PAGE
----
The phrase “arsenal of weapons” is misleading as the player has one gun which transforms into different variants. The variants themselves are standard (machine gun, pistol, shotgun), but the novelty comes from the fact that the gun you carry is your main companion. Named Johnson, you’re skeletal themed weapon talks and interacts with you throughout the game, guiding you and filling in all the exposition throughout the campaign. He talks in an exaggerated English accent and fulfils exactly the same role as the similarly skeletal sidekick Jaunty did for Michael LeRoi.

Finally the visual depiction of the descent into the underworld is hugely reminiscent of Shadow Man. The twisted, bleeding corpses, curved paths and walkways, graveyards, misty rivers, bone cages, quivering cadavers and castles made of skulls all look familiar to anyone who played the Acclaim title. For a more recent comparison, titles like Jericho or maybe even Bayonetta are visually similar, but its both more original and varied than Jericho and more viceral and grounded in some kind of reality than Bayonetta.

The structure of the levels isn’t particularly wide or open; there’s one critical path with a few hidden areas to explore. As paths are cleared or keys are obtained the structure and even look of the levels can begin to feel like Ravenholm from Half Life 2. Going up stairs, down mine shafts, up ladders, round corridors, through windows and climbing towers imbues the game with a constant sense of forward momentum and pace with minimal backtracking and constant new visual rewards around each corner.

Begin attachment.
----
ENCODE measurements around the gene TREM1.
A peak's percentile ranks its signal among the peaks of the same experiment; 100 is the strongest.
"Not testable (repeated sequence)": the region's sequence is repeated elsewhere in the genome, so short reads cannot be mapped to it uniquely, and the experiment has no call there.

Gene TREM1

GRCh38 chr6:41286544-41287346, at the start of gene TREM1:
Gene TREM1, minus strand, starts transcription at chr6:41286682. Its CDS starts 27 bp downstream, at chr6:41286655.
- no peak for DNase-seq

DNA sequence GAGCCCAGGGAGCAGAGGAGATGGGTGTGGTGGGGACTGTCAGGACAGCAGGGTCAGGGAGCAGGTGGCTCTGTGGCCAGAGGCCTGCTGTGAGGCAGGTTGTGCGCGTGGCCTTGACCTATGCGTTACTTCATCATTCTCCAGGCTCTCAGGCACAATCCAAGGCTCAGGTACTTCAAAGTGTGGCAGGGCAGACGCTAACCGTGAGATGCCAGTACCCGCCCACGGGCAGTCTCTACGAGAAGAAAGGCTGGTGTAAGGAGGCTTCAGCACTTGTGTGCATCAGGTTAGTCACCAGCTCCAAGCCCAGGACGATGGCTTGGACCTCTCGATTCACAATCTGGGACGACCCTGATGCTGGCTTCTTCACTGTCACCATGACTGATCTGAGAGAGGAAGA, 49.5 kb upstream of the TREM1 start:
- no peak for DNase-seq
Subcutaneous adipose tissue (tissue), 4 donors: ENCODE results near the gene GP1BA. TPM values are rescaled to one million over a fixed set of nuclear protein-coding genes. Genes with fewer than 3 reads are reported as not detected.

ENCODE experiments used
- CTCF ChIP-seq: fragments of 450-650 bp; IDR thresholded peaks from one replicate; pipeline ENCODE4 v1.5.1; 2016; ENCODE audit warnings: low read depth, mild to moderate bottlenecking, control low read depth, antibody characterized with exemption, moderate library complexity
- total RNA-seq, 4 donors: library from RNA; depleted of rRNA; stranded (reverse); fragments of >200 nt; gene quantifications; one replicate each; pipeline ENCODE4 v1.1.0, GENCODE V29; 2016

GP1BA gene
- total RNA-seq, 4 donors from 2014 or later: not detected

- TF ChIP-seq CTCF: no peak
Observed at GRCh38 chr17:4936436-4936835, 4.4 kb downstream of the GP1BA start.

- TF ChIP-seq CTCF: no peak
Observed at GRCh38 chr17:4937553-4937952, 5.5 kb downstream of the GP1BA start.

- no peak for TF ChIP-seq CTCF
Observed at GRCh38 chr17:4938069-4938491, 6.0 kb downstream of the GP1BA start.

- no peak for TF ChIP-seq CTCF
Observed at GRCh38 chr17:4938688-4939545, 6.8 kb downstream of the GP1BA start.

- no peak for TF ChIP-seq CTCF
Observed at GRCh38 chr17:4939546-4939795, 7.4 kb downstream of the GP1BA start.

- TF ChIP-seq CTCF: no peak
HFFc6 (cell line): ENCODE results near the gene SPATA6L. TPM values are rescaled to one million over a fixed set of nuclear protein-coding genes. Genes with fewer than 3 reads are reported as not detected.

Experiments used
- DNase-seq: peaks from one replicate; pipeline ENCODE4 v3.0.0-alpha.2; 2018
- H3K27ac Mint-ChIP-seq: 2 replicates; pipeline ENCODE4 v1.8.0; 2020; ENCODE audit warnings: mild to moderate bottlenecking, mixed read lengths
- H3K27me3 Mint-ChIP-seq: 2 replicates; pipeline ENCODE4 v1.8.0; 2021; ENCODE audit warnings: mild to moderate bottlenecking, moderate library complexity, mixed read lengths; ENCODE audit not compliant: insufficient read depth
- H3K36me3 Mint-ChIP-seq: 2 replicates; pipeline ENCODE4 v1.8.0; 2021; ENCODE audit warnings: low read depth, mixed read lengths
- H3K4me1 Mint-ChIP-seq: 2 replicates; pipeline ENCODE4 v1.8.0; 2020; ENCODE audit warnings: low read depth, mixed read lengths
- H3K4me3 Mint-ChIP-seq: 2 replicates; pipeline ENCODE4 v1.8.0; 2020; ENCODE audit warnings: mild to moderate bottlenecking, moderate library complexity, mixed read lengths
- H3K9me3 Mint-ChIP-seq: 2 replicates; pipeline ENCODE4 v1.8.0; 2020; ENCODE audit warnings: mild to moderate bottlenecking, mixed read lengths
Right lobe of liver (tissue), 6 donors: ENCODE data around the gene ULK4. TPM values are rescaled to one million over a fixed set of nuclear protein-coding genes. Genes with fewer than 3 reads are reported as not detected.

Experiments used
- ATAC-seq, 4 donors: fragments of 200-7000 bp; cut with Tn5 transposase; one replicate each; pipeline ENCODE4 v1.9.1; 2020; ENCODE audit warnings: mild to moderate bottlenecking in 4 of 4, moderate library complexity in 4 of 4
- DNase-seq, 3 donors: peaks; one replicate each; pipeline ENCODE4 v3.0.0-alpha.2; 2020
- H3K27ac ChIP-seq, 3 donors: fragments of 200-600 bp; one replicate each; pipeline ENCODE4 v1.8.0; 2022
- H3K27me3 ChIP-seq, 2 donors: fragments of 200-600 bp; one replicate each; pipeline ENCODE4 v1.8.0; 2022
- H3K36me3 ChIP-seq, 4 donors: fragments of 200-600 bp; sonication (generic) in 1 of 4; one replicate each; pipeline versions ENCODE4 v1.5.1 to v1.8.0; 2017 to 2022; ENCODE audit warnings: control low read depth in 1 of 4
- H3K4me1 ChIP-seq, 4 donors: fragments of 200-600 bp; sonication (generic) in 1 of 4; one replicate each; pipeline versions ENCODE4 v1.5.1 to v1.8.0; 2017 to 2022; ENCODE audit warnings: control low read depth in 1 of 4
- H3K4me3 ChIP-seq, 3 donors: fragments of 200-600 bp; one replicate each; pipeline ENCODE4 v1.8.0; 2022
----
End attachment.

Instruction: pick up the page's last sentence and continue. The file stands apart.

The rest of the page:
This is no platformer or exploration game either. Rather the combat takes centre stage as the main form of progression. Sometimes this devolves into arenas where defeating the requisite enemies opens a door, other times it involves searching for a “key” to open a gate and progress. This is cleverly integrated into the bizarre lore of the game by having you feed gate monsters (grotesque baby faces) with brains or guts or strawberries, which the game latter explains are actually made of ground up tongues. Functionally this means you are finding the right coloured key to open a door, you know, like you did in the first Doom game. Suffice it to say the game feels most engaging when you are moving forward and travelling through the cartoonishly grotesque underworld rather than hanging about fighting waves of enemies or scouring about for a Maguffin to open a door.